SHANGHAI (Reuters) – China’s yuan exchange rate is decided by market supply and demand, while its long-term strengthening trend will not change, a state-run media outlet said on late on Friday following a sharp jump in the local currency during the day.
The Chinese yuan finished the domestic trading session at its strongest level since late-September, as investors cheered the government’s decision to ease some of the country’s strict COVID-19 prevention controls.
China’s sound economic fundamentals over the mid- to long-term should support a firm currency, while continued trade surplus also allows capital inflows, the Economic Daily, which is run by China’s State Council, said.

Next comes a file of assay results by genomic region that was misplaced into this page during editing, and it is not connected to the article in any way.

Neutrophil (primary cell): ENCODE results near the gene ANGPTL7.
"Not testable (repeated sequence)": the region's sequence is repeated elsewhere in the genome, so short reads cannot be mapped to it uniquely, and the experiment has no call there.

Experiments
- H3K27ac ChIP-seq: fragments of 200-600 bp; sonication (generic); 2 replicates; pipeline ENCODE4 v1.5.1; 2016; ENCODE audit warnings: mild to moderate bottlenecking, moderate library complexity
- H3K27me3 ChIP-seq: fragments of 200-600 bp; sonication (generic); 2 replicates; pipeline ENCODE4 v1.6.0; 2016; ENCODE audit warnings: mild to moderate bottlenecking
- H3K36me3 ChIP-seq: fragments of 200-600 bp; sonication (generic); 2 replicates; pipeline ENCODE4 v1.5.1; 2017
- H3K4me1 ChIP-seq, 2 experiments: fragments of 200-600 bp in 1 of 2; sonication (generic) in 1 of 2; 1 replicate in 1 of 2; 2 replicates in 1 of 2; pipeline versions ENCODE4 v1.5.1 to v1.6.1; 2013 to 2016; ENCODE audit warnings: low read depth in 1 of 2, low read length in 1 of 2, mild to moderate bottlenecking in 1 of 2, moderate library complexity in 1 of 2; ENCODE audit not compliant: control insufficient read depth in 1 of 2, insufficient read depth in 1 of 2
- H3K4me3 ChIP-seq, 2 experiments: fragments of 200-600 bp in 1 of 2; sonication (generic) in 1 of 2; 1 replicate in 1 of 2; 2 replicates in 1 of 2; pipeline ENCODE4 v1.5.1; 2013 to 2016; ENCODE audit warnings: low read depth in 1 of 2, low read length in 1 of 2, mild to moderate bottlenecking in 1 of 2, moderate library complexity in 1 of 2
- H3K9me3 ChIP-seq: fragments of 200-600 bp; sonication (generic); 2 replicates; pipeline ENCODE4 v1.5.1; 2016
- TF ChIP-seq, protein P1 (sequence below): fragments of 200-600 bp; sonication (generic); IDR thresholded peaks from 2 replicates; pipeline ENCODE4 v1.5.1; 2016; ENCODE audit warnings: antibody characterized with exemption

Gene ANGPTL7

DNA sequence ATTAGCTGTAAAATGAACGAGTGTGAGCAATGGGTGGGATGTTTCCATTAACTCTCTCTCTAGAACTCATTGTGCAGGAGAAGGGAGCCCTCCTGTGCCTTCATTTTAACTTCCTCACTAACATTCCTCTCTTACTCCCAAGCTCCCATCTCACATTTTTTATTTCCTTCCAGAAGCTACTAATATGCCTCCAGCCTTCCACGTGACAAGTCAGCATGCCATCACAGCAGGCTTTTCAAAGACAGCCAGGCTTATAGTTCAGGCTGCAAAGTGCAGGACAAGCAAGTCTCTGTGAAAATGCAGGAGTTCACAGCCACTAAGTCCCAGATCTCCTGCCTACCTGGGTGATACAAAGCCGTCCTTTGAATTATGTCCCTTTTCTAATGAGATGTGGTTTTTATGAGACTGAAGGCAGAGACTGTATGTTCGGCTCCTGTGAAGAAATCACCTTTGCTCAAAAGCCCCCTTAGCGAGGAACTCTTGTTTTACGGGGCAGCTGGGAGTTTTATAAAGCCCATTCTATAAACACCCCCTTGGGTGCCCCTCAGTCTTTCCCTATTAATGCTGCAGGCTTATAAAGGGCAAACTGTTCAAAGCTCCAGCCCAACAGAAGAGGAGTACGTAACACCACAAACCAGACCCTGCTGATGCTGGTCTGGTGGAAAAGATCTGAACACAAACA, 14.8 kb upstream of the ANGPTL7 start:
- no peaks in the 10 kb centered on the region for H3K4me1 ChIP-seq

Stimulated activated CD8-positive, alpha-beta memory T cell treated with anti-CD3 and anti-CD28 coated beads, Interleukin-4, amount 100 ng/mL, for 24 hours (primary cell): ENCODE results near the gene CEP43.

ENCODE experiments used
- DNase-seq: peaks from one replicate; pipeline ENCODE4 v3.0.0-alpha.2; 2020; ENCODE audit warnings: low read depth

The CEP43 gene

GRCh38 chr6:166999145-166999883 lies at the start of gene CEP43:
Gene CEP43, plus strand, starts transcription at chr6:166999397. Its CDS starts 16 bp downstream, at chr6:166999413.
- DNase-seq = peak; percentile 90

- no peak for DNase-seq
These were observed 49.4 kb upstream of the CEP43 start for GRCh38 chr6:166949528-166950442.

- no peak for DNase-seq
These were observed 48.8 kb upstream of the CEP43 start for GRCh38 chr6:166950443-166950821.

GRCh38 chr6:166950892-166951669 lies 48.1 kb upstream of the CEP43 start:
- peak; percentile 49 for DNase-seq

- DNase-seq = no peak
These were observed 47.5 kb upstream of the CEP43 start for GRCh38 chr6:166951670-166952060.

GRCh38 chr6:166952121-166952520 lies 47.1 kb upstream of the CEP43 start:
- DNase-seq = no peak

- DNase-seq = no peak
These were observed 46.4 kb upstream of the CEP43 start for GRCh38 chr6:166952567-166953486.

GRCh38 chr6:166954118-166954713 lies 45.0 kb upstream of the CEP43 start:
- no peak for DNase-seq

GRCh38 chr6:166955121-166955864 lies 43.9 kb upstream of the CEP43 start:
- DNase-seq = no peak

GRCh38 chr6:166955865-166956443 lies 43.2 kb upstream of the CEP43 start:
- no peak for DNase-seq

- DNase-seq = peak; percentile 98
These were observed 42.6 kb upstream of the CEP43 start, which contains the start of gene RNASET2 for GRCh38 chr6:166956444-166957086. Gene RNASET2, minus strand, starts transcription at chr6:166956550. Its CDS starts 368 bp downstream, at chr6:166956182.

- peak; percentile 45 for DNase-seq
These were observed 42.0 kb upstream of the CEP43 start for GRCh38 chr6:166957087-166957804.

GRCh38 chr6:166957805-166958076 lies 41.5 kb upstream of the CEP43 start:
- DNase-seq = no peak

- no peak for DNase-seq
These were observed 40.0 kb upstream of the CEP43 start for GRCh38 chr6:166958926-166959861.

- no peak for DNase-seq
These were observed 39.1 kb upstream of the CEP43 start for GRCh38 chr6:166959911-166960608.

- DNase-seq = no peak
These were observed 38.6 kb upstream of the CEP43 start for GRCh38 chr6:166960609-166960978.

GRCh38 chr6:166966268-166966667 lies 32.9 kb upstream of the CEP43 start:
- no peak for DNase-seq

“Unlike the United States and the European Union, which had previously implemented long-term quantitative easing policies, China’s inflation is relatively low and the yuan has room for appreciation,” the newspaper said.
The currency is unpredictable as “two-way volatilities are normal and there won’t be one-sided market,” it added.
The local currency has had sharp swings in recent months. It fell to the weakest levels since global financial crisis of 2008 in light of Federal Reserve policy tightening and a slowing domestic economy, before rebounding on hopes for the relaxation of Chinese pandemic restrictions.
Despite Friday’s bounce, the yuan has still lost about 10.7% against the dollar so far this year and looks set for its biggest annual decline since 1994, when China unified market and official rates.
(Reporting by Winni Zhou and Brenda Goh; Editing by Toby Chopra)